I made a big and interesting mistake in trying to ascertain who you are in the essay “I See You Now.” Even the title sounded threatening. But this is what Negative Geography was built to handle — a place where I can stare back at my own footprints in the subtle mud of language and decipher where I go wrong.
And some of these mistakes reveal ancient confusions, ancient in that they are not entirely personal mistakes, but self-injurious reactions to transgenerational traumas as Mate tends to describe it, stretching back through human history beyond reckoning.
From one angle, this is the kind of mistake that our parents wisely warned us against — staring too long into the image reflected in the water, because we’ll drown in confusion.
However, I’m no longer susceptible to this fear. I think it’s because I already drowned a long time ago and now I’m beginning to crawl back to the shore like some kind of primordial shape, picture a mud puppy if you need to.
The first surface mistake was in devaluing the deeper personal and impersonal relationships I have with many of you. You aren’t some abstract conception of an Other; you are not merely mined for your value and then discarded, which is what I described. But the image I hold of the person listening is mysterious to me still, as if I’m picturing a mind that is still forming; but one that is partially revealing itself in many of you; and sometimes even in brief exchanges with strangers on a bus; with everyone who carries that charge of honesty that can change a life; and all this feeds the image of a wider mind that is listening, a real mind, in flesh and blood. And I made the mistake of accidentally discounting the fact that this potential is visible in real people reading, and is not abstract and disembodied.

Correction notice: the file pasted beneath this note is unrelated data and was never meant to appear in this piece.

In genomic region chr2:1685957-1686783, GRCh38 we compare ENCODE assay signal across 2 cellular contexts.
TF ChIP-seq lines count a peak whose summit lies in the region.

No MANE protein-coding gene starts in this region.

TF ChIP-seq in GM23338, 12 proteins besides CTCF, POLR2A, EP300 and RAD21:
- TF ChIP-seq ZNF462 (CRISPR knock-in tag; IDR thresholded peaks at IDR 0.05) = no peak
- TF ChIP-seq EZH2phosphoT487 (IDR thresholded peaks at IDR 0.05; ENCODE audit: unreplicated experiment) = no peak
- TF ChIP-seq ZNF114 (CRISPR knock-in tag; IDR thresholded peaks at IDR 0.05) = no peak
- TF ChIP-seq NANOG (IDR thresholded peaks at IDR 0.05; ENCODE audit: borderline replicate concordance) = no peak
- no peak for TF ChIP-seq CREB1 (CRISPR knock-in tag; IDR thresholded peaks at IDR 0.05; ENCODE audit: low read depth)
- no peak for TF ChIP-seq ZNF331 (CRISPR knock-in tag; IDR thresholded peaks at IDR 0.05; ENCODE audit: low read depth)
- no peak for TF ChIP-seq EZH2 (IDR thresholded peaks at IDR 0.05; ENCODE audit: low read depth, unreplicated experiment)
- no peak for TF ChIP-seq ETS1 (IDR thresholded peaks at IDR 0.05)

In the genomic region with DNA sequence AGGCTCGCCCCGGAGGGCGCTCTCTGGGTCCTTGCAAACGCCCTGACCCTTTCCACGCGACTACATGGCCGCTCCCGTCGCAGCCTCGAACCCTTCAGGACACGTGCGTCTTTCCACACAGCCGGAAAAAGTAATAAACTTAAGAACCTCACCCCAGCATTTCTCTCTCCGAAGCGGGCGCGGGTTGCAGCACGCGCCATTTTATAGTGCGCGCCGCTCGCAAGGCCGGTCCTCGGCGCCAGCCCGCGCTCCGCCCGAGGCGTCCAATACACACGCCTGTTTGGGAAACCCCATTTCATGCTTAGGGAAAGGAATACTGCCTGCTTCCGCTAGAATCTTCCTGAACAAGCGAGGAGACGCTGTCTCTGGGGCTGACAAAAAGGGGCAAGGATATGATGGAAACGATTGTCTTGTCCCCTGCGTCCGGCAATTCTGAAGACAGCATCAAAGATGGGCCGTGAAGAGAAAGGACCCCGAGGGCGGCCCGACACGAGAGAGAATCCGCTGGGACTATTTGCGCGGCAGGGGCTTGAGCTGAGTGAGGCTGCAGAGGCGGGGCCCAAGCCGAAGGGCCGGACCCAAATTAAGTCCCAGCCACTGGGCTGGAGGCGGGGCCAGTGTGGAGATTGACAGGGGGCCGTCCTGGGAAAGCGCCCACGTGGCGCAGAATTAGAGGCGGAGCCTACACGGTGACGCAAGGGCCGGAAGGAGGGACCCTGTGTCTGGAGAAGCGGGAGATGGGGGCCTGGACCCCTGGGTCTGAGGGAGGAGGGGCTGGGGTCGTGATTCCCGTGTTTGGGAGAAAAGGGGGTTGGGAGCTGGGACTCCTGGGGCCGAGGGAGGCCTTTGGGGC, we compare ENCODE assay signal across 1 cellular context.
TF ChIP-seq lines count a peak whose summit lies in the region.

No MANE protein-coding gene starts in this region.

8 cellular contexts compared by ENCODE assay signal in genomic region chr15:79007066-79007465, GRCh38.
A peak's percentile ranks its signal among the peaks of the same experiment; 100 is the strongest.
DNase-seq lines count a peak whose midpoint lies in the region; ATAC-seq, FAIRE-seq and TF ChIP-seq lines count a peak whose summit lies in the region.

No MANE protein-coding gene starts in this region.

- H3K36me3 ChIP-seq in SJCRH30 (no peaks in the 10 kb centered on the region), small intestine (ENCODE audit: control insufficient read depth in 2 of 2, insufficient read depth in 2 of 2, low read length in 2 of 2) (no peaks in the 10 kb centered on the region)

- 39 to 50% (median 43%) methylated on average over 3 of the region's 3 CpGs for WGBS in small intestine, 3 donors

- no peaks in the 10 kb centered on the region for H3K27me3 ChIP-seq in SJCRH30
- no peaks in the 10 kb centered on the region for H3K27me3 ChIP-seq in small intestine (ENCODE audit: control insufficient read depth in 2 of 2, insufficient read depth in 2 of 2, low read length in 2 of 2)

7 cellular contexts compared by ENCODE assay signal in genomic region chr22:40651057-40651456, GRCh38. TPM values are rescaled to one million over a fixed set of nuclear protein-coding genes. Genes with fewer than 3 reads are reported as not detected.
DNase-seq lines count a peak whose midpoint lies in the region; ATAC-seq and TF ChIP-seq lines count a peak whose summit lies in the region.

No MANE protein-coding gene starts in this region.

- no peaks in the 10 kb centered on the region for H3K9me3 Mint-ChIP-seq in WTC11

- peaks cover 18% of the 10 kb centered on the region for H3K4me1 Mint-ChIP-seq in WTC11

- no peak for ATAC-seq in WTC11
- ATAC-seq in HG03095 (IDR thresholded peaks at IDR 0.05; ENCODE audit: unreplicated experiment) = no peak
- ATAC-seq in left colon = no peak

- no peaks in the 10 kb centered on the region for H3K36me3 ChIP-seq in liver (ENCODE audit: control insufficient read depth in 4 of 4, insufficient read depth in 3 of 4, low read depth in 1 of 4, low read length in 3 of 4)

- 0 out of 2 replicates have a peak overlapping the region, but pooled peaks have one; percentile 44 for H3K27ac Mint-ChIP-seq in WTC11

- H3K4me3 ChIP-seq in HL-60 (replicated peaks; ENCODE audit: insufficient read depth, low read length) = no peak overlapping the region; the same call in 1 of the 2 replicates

So this led to the the second surface mistake — a failure to acknowledge how important these ongoing dialogues with you are in everything I write.
The underlying error, however, is solipsism. But solipsism is not merely a fancy way of describing a self-centered outlook.
Would you believe me if I said I don’t want to call attention to myself? It would seem impossible because I’m placing these private and somewhat personally unnerving words out there on Facebook, for one thing.
But personal attention makes me sick. And yet I couldn’t find you until I placed these things in some kind of public thoroughfare. I didn’t care if it was just a park bench. Someplace where you might happen along, allowing me to imagine you.
A park bench is almost perfect, but not quite believable enough, because I’m sure these words would be pecked to pieces by a passing pigeon or thrown up on by a drunk, before anyone real like you happened along.
And so I tried a publication like Counterpunch, fairly broad and relatively easy to access. But periodicals have a far too particular outlook, are too demanding in what they want from me. I’m not inclined to work at molding myself to anyone’s demands. I need a thoroughfare that is utterly open-ended and will not lead to any kind of fame, which would destroy my solitude or anonymity. But the thoroughfare still needs to be larger than a park bench in order to allow me to convincingly imagine you as a passing stranger with a mind as large as God’s.
Goofy as it might sound, I’ve been trying to do something for 40 years that is almost impossible. I’ve been grinding my teeth on this thing against all good advice, pouring all my energy into what probably looks like an obscure and meaningless (or maybe just confused and confusing) thing.
The Buddhists say that the truth can’t be spoken; that words are a distraction from what is real, because language is a virtual reality that convinces us that it’s not virtual. So language is essentially a delusion, which can never help us encounter what is real. Reality is found off the page, not on it.
And the same goes for thought and feeling and imagery. It’s all a kind of curtain that pretends to be showing something beyond the curtain, where in fact nothing at all is found. We make up everything.
Look, the Buddha knew his shit. And I’m not disputing what the Buddhists say above. In fact, it was my starting point, not as an idea or belief (because I’d never heard of Buddhism), but as a terror. If for some reason you suddenly learn that you’re trapped behind a film of language, feeling, thought and imagery and that everything you experience is imaginary, then there is no “getting off the page” into reality. It’s like being stuck in a hall of mirrors. It’s not a choice.Read More »